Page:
Charleston woman among protesters of Cayman Islands tax shelter
CHARLESTON, W.Va. -- Charleston counselor Annette Zavareei was one of 100 Americans who protested in front of a building in the Cayman Islands that is the official headquarters for 18,857 corporations, allowing their owners to save billions of dollars in taxes.
During a week-long Caribbean cruise hosted by The Nation magazine, Zavareei and 100 of her fellow passengers left the cruise ship on Dec. 13 to protest in front of the Ugland House, a waterfront building which those corporations list as their official headquarters.
CODEPINK -- a movement initiated by women to protest wars and social injustice -- led the protest in George Town, the capital of the Cayman Islands.
The marchers in George Town chanted: "Hiding money is a crime. Tax evaders should be doing time." (A video of the march is available at: www.youtube.com/watch?v=Rkr2Z2DavDI.)
They held up signs stating: "Bring Our Tax Dollars Home" and "We Want Our Money Back."
"I belong to CODEPINK, and I knew there was going to be a demonstration when I went on the cruise. It was planned," Zavareei said.
"CODEPINK tries to be outrageous to get attention for their issues. We had a demonstration when [Israel's Prime Minister Benjamin] Netanyahu came to Washington, D.C. That demonstration included some Palestinians who were dancing to get attention."
CODEPINK members recently protested during a National Rifle Association event.
The Cayman Islands drew some attention during last year's presidential race.
"When Mitt Romney was running for president, the issue of tax shelters and multimillionaires making their money here and hiding it in the Cayman Islands began to be talked about," said Zavareei, who lives in Charleston's Fort Hill neighborhood.
Romney had substantial investments based in the Caymans.
"The same people who are hiding their profits on the Cayman Islands are people talking about cutting Social Security, Medicaid, Medicare and educational spending," Zavareei said. "The purpose of our demonstration was to bring attention to this issue.
"I thought it was fantastic. How positively we were received by people on the Cayman Islands really intrigued me. It is a beautiful island in the middle of nowhere. But it isn't really meant to be a tourist resort. There are not any huge restaurants there."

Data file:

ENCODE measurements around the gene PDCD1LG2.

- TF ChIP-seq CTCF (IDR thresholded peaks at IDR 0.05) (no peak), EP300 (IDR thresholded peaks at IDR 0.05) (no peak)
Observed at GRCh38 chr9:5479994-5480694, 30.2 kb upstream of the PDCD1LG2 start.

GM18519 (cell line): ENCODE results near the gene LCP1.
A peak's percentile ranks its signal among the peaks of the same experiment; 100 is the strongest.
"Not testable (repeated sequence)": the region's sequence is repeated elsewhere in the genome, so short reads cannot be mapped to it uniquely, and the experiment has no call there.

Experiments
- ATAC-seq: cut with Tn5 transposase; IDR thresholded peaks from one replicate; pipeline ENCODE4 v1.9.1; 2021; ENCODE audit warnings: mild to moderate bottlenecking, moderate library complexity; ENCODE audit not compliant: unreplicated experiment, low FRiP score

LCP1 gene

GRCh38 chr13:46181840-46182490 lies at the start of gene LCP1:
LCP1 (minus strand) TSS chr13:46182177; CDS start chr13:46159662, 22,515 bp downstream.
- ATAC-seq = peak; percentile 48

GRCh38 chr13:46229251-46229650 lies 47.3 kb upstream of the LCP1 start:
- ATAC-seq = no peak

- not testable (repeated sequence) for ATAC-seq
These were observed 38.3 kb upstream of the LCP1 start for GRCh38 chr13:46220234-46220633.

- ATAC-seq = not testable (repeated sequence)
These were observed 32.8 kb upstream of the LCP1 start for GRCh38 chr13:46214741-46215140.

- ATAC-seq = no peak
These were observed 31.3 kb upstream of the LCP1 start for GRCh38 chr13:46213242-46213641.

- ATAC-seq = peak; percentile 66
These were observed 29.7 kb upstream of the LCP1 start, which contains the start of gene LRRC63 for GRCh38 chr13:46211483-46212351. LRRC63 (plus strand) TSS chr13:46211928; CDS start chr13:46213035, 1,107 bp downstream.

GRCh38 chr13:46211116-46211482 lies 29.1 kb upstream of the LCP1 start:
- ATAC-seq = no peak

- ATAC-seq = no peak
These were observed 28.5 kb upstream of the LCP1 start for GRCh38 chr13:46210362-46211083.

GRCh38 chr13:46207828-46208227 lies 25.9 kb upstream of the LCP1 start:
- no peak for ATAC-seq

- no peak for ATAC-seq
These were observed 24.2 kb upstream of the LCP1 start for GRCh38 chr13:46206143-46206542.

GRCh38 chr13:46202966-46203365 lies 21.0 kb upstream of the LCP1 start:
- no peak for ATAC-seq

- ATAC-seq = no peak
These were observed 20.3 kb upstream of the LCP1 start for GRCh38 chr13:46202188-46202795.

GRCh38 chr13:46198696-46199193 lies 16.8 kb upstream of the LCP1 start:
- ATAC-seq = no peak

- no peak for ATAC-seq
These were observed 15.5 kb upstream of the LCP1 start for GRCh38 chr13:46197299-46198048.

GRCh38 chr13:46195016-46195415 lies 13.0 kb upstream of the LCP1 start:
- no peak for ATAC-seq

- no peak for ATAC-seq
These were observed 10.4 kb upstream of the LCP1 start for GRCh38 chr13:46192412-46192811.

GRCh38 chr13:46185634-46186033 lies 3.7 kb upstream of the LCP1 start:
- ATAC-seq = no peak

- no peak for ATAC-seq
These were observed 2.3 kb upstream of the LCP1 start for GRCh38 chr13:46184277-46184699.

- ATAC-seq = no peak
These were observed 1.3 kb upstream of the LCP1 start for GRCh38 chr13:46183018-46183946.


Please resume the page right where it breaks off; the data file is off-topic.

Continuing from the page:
On July 23, Forbes magazine published an article about a study finding at least $21 trillion in offshore investments made by wealthy Americans in countries like the Cayman Islands and Switzerland.
The study was written by James Henry, a former chief economist at McKinsey and Co., a global-management consulting firm based in New York. Henry's study was commissioned by Tax Justice Network, a group based in England.
The cruise ship stayed in the Cayman Islands for only a few hours.
The ship accommodates up to 3,000 people, Zavareei said. About 500 passengers were part of the cruise sponsored by The Nation magazine, which featured guests such as John Nichols from MSNBC, author Chris Hayes and singer Joan Baez.
"There was no threat from the police to arrest us," Zavareei said. "And there was no reaction from people inside the building."
The cruise ship spent most of its time docked in Honduras and Jamaica.
Zavareei said she found out about CODEPINK after her husband died.
Hassan Zavareei, an economics professor at the West Virginia University Institute of Technology, died in June 2008. Born in Iran in 1940, he moved to the United States when he was 20.
He returned to Iran in 1977 to study the growing democratic movements against the Shah's dictatorial government. Hassan was then detained for several weeks by the Shah's secret police.
"I have been trying to go to Iran to bring my husband's ashes back. I thought it would be easy, because they had a dual citizenship policy," Zavareei said.
That policy allows people who become citizens in other countries to keep their citizenship in Iran.
"I found out about CODEPINK during that process. They had gone to the Middle East for at least a dozen peace missions, including Iran and Afghanistan. Gaza is their big issue.
"Eventually, I want to go with them on one of those trips. The founders of the group -- Jodie Evans and Medea Banjamin -- are both Jewish. Peace in the Middle East is an issue that needs to be solved," Zavareei said.
Evans said, as reported on CODEPINK's website, "The U.S. deficit could be solved with the $150 billion a year that could be recovered from these offshore tax shelters."
Benjamin said, "That's why we are here, in the Cayman Islands, to demand that corporations such as Exxon, McDonald's, and KBR [formerly Kellogg Brown & Root] bring the tax dollars home."
Reach Paul J. Nyden at firstname.lastname@example.org or 304-348-5164.